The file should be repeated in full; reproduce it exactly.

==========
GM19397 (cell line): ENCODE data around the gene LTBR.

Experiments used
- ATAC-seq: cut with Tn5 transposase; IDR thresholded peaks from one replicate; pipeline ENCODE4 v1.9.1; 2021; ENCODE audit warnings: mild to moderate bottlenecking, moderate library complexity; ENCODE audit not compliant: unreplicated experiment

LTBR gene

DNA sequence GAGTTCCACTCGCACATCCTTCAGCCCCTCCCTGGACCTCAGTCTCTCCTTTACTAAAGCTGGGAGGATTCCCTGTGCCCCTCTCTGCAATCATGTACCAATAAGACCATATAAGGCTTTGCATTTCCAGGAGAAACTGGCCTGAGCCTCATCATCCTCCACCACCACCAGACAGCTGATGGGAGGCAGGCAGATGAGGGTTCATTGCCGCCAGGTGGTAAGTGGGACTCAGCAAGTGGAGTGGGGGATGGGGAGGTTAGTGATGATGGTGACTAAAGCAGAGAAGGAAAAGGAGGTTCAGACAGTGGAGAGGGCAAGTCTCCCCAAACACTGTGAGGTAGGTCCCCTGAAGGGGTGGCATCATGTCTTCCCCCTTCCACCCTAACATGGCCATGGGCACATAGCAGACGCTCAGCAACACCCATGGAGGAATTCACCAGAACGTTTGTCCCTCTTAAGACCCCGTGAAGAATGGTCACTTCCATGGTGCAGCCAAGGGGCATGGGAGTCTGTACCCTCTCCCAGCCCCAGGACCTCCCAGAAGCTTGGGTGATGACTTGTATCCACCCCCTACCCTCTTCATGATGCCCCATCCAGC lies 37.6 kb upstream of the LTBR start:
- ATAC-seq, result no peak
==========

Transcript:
GM19397 (cell line): ENCODE data around the gene LTBR.

Experiments used
- ATAC-seq: cut with Tn5 transposase; IDR thresholded peaks from one replicate; pipeline ENCODE4 v1.9.1; 2021; ENCODE audit warnings: mild to moderate bottlenecking, moderate library complexity; ENCODE audit not compliant: unreplicated experiment

LTBR gene

DNA sequence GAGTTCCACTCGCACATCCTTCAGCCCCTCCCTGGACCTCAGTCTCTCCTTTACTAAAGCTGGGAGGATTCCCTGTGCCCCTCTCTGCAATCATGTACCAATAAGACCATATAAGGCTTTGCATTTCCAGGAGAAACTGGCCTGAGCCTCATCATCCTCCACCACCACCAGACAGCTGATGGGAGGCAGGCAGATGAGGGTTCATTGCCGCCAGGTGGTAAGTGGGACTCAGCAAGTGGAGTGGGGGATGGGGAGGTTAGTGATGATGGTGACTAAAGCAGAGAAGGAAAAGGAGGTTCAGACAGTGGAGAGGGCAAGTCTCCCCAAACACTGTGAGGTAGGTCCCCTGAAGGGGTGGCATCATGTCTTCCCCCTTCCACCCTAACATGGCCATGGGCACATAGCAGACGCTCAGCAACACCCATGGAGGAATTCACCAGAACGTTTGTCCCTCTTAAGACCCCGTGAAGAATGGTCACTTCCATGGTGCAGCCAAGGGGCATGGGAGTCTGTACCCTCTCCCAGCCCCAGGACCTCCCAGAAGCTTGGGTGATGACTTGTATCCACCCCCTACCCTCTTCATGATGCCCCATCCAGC lies 37.6 kb upstream of the LTBR start:
- ATAC-seq, result no peak